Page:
Theresa May suffers humiliating House of Commons defeat over critical Brexit vote
Theresa May has suffered a humiliating House of Commons defeat in a critical Brexit vote at the hands of her own MPs.
In a damaging blow to her already diminished authority, Tory rebels rallied around ringleader Dominic Grieve to back his attempt to ensure MPs have a "meaningful vote" on the withdrawal deal.
A dramatic last-minute concession by justice minister Dominic Raab was dismissed as "too late" by Mr Grieve, whose amendment to the EU (Withdrawal) Bill squeezed through the Commons on a majority of four amid tense scenes in the chamber.
Tory rebel Nicky Morgan tweeted: "Tonight Parliament took control of the EU Withdrawal process."
While some would-be rebels such as George Freeman and Vicky Ford said Mr Raab's promise of fresh limits on powers in the Bill was enough for them to back down, it was not enough for the Government to avoid defeat.
As Mrs May prepared to travel to a Brussels summit on Thursday where European Union leaders are expected to rubber-stamp Brexit negotiations moving on to trade, Labour leader Jeremy Corbyn said: "This defeat is a humiliating loss of authority for the Government on the eve of the European Council meeting.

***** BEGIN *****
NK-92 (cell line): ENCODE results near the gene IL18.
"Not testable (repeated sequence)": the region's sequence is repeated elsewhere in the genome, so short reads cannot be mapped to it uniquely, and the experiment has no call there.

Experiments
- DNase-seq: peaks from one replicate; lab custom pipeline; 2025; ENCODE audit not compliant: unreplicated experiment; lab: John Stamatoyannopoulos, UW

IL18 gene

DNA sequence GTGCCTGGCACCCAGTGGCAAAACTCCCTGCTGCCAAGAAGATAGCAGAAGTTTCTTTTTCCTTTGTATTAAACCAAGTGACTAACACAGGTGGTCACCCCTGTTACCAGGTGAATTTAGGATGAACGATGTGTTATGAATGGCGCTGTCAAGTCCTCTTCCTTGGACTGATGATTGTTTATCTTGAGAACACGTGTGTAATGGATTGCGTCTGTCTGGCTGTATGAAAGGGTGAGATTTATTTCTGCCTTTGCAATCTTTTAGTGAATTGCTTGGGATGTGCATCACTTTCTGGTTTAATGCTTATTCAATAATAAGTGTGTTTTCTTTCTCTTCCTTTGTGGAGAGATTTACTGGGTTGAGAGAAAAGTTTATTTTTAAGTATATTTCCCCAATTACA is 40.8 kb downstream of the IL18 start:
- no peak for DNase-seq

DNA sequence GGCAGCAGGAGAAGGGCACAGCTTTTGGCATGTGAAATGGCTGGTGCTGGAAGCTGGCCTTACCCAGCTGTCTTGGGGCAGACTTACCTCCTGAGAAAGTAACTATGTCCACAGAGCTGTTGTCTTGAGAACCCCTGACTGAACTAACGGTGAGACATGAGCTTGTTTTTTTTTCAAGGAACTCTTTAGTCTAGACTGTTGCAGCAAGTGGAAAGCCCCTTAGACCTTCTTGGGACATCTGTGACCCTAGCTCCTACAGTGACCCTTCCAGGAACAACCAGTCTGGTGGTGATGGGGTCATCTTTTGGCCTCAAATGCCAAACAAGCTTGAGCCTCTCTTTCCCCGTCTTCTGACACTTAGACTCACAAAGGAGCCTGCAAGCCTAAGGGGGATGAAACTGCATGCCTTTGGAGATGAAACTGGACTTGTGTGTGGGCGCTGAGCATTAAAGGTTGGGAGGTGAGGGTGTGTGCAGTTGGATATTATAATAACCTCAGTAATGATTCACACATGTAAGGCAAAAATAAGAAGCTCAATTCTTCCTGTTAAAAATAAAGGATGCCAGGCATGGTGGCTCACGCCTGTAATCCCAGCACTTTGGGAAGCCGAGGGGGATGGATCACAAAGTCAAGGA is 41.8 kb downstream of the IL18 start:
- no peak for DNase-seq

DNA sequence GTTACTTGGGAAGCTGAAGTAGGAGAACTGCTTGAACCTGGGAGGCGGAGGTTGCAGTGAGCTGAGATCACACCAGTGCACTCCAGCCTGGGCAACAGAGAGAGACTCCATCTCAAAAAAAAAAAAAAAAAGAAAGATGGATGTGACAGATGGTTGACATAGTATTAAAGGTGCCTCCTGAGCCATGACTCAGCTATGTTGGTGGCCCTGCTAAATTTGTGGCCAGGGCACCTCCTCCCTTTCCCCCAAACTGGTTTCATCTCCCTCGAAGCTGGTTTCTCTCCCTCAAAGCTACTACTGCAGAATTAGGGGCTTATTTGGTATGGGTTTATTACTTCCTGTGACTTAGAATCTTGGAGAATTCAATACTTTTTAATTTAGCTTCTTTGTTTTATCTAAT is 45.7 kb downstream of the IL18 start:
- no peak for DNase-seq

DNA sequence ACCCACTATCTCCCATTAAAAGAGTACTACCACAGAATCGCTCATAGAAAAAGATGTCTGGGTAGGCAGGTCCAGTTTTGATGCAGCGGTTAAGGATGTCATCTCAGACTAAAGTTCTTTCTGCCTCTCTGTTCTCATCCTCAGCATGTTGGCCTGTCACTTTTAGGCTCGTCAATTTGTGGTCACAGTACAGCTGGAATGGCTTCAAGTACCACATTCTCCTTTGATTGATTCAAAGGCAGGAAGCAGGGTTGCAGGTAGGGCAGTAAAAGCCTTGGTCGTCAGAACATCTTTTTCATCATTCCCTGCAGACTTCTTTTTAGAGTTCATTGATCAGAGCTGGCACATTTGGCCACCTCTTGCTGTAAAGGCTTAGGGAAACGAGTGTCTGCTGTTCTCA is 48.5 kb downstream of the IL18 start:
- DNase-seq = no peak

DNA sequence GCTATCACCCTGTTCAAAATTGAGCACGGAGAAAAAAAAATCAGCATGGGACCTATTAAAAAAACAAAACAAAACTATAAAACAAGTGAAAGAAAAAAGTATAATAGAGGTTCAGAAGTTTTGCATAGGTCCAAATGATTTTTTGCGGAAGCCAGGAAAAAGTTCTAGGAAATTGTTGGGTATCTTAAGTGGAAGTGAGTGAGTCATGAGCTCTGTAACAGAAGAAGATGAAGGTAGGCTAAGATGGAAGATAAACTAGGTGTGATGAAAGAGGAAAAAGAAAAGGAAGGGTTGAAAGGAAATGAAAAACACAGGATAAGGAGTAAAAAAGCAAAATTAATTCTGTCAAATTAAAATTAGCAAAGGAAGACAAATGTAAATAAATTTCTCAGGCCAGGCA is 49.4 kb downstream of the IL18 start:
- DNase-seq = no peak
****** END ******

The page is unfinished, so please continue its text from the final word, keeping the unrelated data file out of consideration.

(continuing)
"Labour has made the case since the referendum for a meaningful vote in Parliament on the terms of Britain's withdrawal from the European Union.
"Theresa May has resisted democratic accountability. Her refusal to listen means she will now have to accept Parliament taking back control."
A Government spokeswoman said: "We are disappointed that Parliament has voted for this amendment despite the strong assurances that we have set out.
"We are as clear as ever that this Bill, and the powers within it, are essential.
"This amendment does not prevent us from preparing our statute book for exit day. We will now determine whether further changes are needed to the Bill to ensure it fulfils its vital purpose."
Belfast Telegraph Digital